Given yesterday’s news that 15 residents of Crosslet House had died in the past fortnight, we have decided to re-publish this article which appeared in The Democrat on Good Friday, April 10. Nearly 4000 people read our report yesterday, which is a record readership for a single day.
By Bill Heaney
“Secondly, if a care home resident catches the virus, the best place to treat them might still be in that home.
“That should not mean that they are deprived of the right healthcare—everyone else gets that.
“Does the NHS have the capacity and the capability for primary and secondary care to be delivered in care homes to give people the best chance of recovery.”
The First Minister replied: “Yes, the NHS is equipped to deal with the situation. The NHS is under incredible pressure—it will be increasing pressure—but we have been reorganising how it works in order to ensure that it can deal with the coronavirus challenge.
“That is about caring for and treating patients when they need it and in the best way possible.”
She added: “On care homes, it is appropriate for them to admit residents if it is safe for them to do so. The Care Inspectorate is working closely with care homes to make sure that they have the right advice and support, and that any issues or concerns are flagged up and can be addressed.
“What matters most are the infection control measures that are in place in care homes.
“At a very early stage of the epidemic, guidance was sent to care homes about how they should be caring for their residents. Unfortunately, for a lot of residents in care homes right now, that involves isolation in their own rooms and not having the communal activities that they are used to. The situation is really tough for them, as well as for the population generally.
“We are looking to the Care Inspectorate to have an on-going supportive dialogue with care homes to help them manage through the crisis as well as they can.”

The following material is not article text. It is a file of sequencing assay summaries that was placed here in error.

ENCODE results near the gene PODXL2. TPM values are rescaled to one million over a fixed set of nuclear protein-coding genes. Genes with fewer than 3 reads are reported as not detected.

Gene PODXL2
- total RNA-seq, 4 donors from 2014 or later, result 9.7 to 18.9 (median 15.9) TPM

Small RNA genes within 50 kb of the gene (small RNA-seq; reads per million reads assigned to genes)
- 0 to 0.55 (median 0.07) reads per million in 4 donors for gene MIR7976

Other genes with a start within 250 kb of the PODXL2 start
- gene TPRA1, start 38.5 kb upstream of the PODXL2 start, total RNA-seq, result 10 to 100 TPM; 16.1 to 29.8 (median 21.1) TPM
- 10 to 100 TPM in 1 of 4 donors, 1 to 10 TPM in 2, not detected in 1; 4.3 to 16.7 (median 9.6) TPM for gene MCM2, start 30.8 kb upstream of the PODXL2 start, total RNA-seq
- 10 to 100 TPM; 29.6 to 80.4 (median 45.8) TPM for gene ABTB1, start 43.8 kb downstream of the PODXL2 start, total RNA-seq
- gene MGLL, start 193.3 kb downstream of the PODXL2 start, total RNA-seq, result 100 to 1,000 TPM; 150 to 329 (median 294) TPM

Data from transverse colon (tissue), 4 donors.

Willie Rennie told party leaders, who were participating in the first ever live streaming of a sitting of parliament, that “on the one hand, people are finding new ways to connect with each other and help in their community, and many are enthusiastically embracing their daily exercise.
“On the other hand, I am concerned about the impact on people’s mental health from isolation and the trauma that our health and social care workers are being exposed.
“We cannot wait until all this is over before we start to address those issues. Can we put in place mental health counselling for all NHS and social care staff right now? Is that possible?”
Nicola Sturgeon, left, said: “From the outset, I have been acutely aware of the impact on people’s mental health from the stresses of living through a situation such as the one that we are in, the changes to people’s lives and the fact that people cannot see others who they are used to seeing, such as grandkids, grandparents and other family members.
“There are additional burdens, challenges and stresses on our front-line health and care workers.
“A couple of weeks ago, I think, we announced additional funding to expand the NHS 24 telephone and the online services that people can access, and we have given additional funding to expand the Breathing Space service. We are trying to build up the capacity of the services that already exist.
“I give an assurance that the issue is high on our priority list because, not just in the immediate phase of dealing with the current situation but, I suspect, for a long time afterwards, we will be dealing with a mental health legacy, and we need to ensure that there are services to provide the help that people need.
“It is a question of expanding access to counselling now and looking ahead to ensure that there are appropriate services in future.”
SNP administered West Dunbartonshire Council, the council leader, Cllr Jonathan McColl, the MP Martin Docherty Hughes and the council’s communications department refuse to answer questions from The Democrat, which they have banned and boycotted.